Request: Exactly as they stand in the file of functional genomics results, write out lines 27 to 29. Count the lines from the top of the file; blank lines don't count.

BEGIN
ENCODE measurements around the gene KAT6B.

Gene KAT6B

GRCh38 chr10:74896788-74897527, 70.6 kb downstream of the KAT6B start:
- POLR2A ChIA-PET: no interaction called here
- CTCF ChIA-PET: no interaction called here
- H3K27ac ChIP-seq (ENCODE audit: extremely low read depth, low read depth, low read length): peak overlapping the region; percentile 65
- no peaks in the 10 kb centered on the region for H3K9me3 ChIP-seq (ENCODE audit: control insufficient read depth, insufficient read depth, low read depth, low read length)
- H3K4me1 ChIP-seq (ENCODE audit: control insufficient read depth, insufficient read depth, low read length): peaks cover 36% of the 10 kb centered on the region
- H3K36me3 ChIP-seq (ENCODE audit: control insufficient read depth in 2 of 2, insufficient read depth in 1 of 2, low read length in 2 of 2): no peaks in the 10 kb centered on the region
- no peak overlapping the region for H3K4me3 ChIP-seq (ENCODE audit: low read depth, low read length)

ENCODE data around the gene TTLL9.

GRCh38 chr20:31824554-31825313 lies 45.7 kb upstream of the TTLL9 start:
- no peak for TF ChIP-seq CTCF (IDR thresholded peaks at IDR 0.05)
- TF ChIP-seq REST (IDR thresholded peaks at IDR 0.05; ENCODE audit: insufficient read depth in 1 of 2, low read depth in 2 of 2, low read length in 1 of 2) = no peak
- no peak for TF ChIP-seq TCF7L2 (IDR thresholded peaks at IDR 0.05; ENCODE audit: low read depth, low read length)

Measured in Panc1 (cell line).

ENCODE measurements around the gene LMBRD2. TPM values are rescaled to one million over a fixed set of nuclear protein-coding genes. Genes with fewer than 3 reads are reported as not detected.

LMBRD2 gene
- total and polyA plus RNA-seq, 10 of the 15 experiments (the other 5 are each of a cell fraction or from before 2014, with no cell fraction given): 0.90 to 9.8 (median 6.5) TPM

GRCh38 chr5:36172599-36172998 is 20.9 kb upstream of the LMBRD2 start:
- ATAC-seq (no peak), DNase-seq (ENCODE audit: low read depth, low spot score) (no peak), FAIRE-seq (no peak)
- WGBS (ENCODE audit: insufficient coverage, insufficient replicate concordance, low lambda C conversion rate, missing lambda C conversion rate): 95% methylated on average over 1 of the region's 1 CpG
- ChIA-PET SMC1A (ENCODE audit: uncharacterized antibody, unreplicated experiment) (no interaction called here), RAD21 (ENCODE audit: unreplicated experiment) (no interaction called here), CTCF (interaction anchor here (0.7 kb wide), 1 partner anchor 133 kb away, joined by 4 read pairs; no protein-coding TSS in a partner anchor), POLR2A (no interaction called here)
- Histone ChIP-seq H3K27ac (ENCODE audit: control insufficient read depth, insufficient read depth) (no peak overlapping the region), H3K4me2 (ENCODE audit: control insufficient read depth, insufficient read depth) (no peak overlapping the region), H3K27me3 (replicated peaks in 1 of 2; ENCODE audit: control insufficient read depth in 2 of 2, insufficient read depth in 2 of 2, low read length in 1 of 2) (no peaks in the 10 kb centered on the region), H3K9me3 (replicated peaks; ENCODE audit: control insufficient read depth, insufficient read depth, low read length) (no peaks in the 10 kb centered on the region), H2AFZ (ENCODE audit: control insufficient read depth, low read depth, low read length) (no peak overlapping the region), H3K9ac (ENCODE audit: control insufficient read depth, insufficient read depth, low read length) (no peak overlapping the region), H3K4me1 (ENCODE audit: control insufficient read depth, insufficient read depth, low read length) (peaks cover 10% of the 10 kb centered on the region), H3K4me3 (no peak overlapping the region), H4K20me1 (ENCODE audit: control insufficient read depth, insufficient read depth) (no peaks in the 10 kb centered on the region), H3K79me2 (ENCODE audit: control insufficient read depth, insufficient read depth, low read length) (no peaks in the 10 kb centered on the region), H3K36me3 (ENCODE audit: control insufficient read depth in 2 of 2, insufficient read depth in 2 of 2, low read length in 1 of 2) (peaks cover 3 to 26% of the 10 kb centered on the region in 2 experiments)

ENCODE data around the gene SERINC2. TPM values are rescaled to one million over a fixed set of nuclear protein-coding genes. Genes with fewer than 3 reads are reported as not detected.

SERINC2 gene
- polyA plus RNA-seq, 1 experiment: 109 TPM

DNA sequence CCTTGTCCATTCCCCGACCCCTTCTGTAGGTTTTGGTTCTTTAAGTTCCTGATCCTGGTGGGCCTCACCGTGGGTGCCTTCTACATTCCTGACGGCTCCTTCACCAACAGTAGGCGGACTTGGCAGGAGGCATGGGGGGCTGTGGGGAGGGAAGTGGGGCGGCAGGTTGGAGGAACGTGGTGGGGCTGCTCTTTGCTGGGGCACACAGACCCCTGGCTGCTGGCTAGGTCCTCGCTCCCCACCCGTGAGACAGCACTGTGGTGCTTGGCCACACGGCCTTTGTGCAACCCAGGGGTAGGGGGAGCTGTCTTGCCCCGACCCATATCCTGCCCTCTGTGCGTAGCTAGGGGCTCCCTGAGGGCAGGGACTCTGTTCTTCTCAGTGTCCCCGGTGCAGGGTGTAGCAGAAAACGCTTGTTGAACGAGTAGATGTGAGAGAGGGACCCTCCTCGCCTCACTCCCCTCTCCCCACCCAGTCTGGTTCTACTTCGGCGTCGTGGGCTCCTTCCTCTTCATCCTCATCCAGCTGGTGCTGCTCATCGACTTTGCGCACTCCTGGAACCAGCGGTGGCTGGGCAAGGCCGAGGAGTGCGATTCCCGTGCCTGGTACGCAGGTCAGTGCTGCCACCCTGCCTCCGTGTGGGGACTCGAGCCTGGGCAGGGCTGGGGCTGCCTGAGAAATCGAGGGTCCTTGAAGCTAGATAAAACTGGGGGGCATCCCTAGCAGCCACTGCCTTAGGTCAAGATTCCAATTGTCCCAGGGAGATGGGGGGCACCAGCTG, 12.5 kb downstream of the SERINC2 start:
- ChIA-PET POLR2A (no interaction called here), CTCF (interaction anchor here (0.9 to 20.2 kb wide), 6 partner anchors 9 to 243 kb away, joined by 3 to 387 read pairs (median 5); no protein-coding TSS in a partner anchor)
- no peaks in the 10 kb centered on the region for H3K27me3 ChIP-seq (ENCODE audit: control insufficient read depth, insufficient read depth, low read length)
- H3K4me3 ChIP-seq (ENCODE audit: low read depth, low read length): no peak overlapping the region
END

- polyA plus RNA-seq, 1 experiment: 109 TPM

DNA sequence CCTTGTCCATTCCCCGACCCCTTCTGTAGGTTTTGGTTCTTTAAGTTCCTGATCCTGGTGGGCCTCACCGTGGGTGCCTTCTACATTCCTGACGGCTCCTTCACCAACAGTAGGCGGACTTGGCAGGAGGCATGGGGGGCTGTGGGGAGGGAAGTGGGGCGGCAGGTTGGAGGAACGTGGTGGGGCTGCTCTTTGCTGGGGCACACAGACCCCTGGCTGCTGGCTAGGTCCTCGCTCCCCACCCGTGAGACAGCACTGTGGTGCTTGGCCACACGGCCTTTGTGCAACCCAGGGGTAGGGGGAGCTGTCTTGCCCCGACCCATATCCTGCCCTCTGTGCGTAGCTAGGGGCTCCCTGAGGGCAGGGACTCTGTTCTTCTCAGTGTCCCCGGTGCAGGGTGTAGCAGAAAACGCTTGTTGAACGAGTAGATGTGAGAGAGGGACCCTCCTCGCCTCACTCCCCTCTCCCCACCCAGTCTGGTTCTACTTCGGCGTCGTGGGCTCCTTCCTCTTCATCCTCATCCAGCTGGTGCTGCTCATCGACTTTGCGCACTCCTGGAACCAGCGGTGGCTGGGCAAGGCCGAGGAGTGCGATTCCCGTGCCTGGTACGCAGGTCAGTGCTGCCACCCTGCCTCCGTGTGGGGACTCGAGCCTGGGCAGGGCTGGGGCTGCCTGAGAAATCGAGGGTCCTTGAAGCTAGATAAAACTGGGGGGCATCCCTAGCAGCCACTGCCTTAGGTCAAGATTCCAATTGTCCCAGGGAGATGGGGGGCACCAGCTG, 12.5 kb downstream of the SERINC2 start:
- ChIA-PET POLR2A (no interaction called here), CTCF (interaction anchor here (0.9 to 20.2 kb wide), 6 partner anchors 9 to 243 kb away, joined by 3 to 387 read pairs (median 5); no protein-coding TSS in a partner anchor)